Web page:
Bishop Bambera, you are not part of the solution, you are part of the problem.  Your words are hollow and will always be so.  Your heart breaks for faithful priests and deacons who are tarnished?   REALLY?!  Doesn’t your heart break for the children involved?  Oops, your public relations boys dropped the ball on that statement.

A paragraph in the September 5th AP article articulates clearly that the Bishop is part of the problem.  The worn out defense of  “I was following the orders of Bishop Timlin” does not acquit the current Bishop.

Bambera’s participation in the Gibson case highlights the fact that some of today’s bishops, while they were rising through the ranks, helped their superiors shield priests accused of abuse from law enforcement and allowed them to continue in ministry — or at least had knowledge of the cover-up by senior church officials and didn’t blow the whistle.

Falling back on my 23 years of experience as a Naval officer, I look at this Bishop, and his own public utterances (to anyone but actual victims) and I see someone who does not have my confidence in his ability to command, to lead the Diocese of Scranton.  His presence in the Diocese is divisive.   His focus since the release of the Grand Jury Report was directed more towards the Annual Fund Drive (how did that work out, your Excellency?) than any substantial effort to bring about transparency and honesty.  He is almost defiant in his manner and public comments to protect his church at the expense of the survivors/victims.  His actions and words compound the harm.  He is part of the malignancy on Wyoming Avenue in the Chancery.

As one of the survivors of Robert Gibson (Father Ned), I call on Bishop Bambera to resign, immediately.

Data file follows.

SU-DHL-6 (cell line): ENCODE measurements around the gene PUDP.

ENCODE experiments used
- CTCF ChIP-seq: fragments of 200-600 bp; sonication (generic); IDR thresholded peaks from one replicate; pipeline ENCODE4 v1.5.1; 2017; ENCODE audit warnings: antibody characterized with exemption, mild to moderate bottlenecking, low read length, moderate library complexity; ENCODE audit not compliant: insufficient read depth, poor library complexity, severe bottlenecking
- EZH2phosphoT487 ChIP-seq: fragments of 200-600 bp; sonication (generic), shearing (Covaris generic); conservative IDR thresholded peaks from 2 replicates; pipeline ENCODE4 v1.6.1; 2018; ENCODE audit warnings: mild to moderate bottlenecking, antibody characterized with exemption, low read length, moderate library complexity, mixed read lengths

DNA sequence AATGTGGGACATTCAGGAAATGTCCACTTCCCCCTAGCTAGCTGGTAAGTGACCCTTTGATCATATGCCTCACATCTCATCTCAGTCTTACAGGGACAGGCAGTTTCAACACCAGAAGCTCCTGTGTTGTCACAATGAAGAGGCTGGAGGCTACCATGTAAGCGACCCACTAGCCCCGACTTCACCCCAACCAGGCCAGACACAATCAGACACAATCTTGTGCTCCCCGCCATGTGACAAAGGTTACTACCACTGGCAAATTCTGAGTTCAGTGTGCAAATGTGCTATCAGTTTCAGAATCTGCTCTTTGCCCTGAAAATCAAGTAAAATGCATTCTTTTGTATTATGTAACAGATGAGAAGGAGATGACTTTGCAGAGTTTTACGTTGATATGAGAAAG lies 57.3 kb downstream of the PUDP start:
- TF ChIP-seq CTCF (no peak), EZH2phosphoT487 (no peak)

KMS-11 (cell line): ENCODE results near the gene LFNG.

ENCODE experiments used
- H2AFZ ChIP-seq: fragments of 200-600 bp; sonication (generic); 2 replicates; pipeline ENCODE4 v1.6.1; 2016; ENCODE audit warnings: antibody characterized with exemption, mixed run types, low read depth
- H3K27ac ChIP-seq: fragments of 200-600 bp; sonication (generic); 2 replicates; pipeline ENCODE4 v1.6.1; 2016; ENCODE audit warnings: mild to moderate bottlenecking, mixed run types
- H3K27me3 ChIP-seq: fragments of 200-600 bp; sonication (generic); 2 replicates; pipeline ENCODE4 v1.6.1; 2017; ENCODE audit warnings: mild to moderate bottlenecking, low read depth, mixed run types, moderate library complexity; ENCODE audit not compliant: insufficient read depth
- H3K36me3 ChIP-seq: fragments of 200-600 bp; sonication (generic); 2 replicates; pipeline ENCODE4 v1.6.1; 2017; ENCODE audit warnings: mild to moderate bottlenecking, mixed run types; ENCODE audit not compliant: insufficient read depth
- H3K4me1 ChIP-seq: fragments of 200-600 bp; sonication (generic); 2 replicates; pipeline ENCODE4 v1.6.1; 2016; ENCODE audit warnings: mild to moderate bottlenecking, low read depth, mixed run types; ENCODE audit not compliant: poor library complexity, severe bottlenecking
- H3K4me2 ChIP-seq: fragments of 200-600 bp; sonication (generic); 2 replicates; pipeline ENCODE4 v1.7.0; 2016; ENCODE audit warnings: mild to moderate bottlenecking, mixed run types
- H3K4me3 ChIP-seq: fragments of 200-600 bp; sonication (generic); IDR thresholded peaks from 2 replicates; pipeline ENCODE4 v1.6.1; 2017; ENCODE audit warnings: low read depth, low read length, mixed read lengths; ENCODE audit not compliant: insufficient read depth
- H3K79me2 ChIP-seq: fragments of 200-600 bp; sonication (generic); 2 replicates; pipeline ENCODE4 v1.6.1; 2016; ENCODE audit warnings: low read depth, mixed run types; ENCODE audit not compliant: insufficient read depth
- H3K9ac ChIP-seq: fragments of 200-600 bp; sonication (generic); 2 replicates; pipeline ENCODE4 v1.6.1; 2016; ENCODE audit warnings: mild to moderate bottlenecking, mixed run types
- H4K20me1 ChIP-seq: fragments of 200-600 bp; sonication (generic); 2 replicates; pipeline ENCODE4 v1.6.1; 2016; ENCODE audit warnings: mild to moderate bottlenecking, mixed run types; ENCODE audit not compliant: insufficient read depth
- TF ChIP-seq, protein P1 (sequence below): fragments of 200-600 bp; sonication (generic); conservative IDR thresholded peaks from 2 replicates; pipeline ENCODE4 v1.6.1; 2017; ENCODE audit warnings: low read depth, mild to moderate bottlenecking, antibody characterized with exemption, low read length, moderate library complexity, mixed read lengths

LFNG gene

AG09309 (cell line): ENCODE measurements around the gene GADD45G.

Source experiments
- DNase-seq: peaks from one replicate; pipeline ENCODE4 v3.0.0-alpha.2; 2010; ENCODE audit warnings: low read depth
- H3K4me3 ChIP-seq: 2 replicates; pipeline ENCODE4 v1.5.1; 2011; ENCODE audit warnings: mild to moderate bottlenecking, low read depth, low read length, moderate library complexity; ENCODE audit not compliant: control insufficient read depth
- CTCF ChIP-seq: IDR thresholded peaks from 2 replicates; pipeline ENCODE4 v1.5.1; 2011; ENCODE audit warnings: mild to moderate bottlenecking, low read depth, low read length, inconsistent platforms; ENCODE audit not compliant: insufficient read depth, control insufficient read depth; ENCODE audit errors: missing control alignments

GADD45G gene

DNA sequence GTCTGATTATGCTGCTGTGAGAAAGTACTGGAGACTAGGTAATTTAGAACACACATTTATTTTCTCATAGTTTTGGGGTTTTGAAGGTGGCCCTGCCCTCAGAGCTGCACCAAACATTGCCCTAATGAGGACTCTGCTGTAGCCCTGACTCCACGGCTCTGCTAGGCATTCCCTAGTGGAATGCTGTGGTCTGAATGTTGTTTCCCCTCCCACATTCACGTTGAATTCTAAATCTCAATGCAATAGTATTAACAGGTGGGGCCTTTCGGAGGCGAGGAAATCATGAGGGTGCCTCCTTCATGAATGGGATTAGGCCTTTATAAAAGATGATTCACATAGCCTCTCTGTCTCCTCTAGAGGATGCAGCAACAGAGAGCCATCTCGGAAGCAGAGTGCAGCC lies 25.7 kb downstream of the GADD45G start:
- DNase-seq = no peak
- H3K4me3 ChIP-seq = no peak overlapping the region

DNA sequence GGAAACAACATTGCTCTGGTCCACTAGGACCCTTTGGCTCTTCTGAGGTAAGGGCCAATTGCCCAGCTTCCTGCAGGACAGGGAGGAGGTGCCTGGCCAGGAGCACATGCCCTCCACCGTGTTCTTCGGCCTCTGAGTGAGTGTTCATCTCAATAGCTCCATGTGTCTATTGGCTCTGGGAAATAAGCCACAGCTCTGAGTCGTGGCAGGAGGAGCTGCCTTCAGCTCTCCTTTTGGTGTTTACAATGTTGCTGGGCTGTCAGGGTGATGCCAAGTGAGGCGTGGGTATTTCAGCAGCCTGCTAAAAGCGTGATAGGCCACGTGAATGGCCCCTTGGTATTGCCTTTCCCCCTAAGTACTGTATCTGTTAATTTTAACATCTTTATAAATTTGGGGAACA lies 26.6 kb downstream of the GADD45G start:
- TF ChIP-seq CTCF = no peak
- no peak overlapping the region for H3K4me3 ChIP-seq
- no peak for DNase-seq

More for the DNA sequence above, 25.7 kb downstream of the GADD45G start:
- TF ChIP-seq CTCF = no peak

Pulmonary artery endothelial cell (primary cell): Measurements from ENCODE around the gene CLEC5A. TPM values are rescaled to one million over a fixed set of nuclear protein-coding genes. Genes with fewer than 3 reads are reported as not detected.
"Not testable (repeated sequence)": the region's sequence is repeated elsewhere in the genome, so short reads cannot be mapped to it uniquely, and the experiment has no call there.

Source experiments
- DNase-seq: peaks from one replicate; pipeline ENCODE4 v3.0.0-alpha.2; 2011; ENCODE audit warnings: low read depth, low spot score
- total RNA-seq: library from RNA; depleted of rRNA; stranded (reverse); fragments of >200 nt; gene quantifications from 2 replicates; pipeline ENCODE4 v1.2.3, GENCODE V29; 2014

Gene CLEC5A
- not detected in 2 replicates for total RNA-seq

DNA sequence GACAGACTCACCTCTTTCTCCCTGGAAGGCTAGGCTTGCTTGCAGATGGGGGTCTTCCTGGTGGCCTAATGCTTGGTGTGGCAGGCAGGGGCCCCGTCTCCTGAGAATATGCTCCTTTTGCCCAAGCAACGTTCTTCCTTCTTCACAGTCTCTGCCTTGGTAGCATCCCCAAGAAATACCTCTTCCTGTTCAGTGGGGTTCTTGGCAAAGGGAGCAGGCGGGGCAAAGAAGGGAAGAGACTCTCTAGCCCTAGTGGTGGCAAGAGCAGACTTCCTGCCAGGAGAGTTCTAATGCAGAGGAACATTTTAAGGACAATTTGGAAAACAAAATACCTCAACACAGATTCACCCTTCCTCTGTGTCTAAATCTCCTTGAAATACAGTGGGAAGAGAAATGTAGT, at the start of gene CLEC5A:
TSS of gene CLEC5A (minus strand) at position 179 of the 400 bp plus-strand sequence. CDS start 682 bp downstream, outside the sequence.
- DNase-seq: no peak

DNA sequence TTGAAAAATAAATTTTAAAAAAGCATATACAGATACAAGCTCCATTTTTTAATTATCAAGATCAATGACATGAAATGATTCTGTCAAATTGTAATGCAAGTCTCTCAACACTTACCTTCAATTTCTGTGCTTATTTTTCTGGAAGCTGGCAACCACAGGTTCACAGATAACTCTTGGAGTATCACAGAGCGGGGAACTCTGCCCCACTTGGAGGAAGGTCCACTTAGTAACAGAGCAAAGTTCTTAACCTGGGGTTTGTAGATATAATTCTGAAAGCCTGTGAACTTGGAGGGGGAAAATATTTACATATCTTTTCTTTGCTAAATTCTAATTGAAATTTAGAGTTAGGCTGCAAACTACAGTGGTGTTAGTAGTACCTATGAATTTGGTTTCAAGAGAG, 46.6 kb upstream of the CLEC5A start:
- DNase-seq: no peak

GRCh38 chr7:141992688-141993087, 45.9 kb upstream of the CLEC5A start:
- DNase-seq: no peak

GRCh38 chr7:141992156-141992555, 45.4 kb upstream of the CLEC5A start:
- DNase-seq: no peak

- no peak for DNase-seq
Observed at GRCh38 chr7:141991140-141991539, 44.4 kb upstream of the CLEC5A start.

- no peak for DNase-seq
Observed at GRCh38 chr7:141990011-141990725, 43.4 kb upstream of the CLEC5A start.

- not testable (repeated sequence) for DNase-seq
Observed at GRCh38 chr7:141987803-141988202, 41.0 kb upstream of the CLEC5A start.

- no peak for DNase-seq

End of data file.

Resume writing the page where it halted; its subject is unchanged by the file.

If you live in Pennsylvania it is time to call your representatives in Harrisburg and urge them to pass legislation that will enable victims of sexual abuse at the hands of predators that were protected by the institutions in which they were employed to sue for damages.

The Governor of Pennsylvania wants several recommendations from the Grand Jury Report to be enacted but Republican lawmakers acting at the behest of the Catholic Dioceses in the state are trying to prevent survivors from seeking justice.

The fight begins in Harrisburg this morning.  If you are a resident of Pennsylvania it is time to pick up the phone.

More stories on the legislative battle in Pennsylvania:

Pa. grand jury report on clergy sexual abuse sets stage for Capitol showdown  (Philadelphia Inquirer)

Pennsylvania Considers Allowing More Victims of Sexual Abuse to Sue   (Wall Street Journal)

 

If you are a victim and you want to come forward please call the  PA Clergy Abuse Hotline: 888-538-8541This hotline is run by the Attorney General in Pennsylvania.

 

 

 

I don’t post here very often anymore. But when an email arrived in the early morning hours this past Friday with a link to a story on PennLive.com about the death of a prolific Archdiocese of Philadelphia pedophile I felt the need to pass the information along.

brzyskiJames Brzyski, alleged to have had more than 100 victims while a priest in the Archdiocese during the 1970s and 1980s died in Texas a few days ago.   The Archdiocese sent him to “treatment” (read that as hidden from civil authorities by the Archdiocese) after being credibly accused of sexual assault.  He walked out of treatment and left the ministry.  The Archdiocese only told parishioners that he departed for “medical reasons.” Like most predator priests in Pennsylvania, he was neither charged or prosecuted for his sex crimes against children because of the statutes of limitation.

Brzyski was living in the Dallas, Texas area when an investigative reporting team from The Philadelphia Inquirer found him. He declined a request to be interviewed.  Within a month of being discovered, he was found dead at the Super 7 Motel in Fort Worth.  You can read the article from the Inquirer here.